Minnesota public defenders urged state legislators Tuesday to increase their funding to address staff shortages and high caseloads they say are hurting their clients.
Officials from the Minnesota Board of Public Defense and individual attorneys and staff appealed to the Judiciary Finance and Civil Law committee, clashing at times as criticisms were fired off at board leadership.
"We feel unsupported by our own agency and the judicial system in general," said Brenda Lightbody, an assistant public defender in the First Judicial District. "This is not an easy or glamorous job; it is a hard and thankless one."
The hearing was informational; no formal actions were taken.
State Public Defender Bill Ward, who oversees the board, and Kevin Kajer, the board's chief administrator, told legislators they need an additional $50 million to fully staff public defense offices across the state and to raise salaries to attract and retain attorneys.
"That gets us to a basic level," Ward said, adding that the state should strive for better because national standards for public defenders are "antiquated."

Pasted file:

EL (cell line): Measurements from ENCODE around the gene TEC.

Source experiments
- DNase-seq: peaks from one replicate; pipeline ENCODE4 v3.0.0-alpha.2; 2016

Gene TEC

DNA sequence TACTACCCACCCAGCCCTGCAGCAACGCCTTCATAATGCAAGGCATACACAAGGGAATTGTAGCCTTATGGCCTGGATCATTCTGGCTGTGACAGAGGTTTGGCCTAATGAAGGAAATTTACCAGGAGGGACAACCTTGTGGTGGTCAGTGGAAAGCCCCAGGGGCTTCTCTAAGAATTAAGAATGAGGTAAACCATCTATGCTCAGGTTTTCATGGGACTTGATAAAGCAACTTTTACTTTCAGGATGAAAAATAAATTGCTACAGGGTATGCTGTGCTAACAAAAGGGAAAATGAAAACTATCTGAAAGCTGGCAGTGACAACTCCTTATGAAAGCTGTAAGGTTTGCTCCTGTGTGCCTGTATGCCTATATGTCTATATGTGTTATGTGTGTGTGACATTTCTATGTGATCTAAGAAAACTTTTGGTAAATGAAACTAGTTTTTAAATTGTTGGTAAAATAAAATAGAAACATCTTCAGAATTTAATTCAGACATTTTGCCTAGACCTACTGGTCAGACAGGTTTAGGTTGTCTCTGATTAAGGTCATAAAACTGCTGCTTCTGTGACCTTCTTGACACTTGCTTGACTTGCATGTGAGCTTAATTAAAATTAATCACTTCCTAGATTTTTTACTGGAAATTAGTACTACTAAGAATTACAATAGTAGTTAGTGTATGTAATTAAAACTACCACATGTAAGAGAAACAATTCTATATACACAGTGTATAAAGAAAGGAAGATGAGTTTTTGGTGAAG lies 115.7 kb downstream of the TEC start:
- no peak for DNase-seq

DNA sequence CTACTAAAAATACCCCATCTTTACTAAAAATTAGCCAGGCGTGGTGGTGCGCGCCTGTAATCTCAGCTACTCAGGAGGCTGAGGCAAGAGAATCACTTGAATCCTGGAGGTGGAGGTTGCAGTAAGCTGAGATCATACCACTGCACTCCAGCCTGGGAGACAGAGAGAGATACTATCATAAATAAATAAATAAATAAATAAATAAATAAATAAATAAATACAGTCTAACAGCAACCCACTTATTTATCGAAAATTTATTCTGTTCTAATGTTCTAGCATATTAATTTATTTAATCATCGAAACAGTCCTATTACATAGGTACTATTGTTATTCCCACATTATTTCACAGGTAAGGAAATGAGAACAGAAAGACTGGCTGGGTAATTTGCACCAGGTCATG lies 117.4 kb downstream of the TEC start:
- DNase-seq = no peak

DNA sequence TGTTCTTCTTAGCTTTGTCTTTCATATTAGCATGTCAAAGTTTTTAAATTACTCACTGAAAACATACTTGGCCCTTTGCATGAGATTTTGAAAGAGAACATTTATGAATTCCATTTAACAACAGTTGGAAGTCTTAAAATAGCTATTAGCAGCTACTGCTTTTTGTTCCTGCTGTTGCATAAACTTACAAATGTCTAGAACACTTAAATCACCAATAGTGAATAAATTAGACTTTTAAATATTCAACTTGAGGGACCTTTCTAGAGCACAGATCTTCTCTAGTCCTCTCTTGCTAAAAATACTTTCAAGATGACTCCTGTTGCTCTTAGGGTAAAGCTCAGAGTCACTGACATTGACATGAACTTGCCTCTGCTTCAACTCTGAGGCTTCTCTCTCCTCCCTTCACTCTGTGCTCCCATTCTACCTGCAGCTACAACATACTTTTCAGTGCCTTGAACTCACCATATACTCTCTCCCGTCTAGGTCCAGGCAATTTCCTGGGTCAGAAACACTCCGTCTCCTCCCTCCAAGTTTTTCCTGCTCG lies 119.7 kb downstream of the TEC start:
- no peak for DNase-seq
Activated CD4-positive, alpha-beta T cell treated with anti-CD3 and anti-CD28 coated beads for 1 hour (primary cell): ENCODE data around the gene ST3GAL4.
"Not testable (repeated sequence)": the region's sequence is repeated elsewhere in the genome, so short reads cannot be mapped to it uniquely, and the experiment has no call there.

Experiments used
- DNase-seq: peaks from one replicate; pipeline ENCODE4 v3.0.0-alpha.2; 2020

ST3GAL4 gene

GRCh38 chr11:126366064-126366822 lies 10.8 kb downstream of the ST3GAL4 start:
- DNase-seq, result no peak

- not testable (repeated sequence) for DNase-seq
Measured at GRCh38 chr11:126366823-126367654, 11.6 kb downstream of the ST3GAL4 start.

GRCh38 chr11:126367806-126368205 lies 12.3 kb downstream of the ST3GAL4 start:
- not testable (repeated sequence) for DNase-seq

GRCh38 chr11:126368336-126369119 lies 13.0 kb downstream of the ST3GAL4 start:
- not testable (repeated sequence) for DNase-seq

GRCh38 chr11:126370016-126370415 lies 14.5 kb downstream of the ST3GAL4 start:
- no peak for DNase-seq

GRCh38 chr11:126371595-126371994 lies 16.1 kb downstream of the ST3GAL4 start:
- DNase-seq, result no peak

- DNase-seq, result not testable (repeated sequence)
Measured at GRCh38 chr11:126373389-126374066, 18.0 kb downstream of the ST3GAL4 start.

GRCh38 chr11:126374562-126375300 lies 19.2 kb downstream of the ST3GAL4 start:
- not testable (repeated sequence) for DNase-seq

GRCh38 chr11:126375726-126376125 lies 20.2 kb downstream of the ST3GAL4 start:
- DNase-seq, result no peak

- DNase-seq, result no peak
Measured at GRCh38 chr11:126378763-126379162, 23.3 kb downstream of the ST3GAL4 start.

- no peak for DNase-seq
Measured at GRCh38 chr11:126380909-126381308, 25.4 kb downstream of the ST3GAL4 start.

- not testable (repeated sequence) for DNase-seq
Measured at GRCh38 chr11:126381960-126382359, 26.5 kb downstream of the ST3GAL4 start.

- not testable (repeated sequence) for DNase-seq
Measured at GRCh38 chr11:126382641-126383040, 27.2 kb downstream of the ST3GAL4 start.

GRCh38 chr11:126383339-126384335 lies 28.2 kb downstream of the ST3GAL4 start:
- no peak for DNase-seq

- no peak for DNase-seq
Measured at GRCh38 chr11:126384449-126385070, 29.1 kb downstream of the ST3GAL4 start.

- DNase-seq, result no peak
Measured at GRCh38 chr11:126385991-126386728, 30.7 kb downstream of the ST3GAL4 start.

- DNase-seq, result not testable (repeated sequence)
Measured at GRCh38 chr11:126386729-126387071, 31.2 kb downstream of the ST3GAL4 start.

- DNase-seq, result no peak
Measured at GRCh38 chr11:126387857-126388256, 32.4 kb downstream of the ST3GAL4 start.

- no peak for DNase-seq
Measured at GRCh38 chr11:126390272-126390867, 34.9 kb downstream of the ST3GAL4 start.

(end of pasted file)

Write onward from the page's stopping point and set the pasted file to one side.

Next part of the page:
Ward said the office needs 149 more attorneys, 14 more managing attorneys and 98 additional support staff.
The office's attorney ranks are filled at 75 percent of what they should be, Kajer told legislators. Recruitment has been a challenge, he said, noting that a few years ago the office was receiving from 75 to 100 applicants for jobs in the two biggest court districts in Hennepin and Ramsey counties. But in late 2021, it was averaging 21 to 32.
Public defenders have lower starting salaries and slower salary increases compared with jobs at prosecutors' offices, Kajer said.
Preliminary survey results released by Teamsters Local 320, the union representing public defenders and staff, showed widespread discontent with their working conditions.
Lightbody and Fifth Judicial District public defender Ginny Barron told legislators that the board pays contract attorneys $60 an hour — more than its own lawyers — and has refused to offer staff overtime pay to work on cases as they juggle an overwhelming workload.
"I, like many of my colleagues, are drowning," Lightbody said. "It's about a system that doesn't support us, that indeed, often bullies us."
Lightbody and Barron said hiring contract attorneys is not a viable solution and that public defenders often have to clean up after them.
"Clients are forced to sit in jail longer because we can't keep qualified people," Barron said.
Cara Gilbert, a public defender in Ramsey County District Court who works on juvenile cases, said she had to file for bankruptcy in order to divorce her former spouse. She said some of her co-workers live check-to-check and one lives in Section 8 housing.
But, she said, the greatest consequence is that the office's clients suffer.
"My clients, our most vulnerable citizens — primarily children of color — bear the costs," Gilbert said.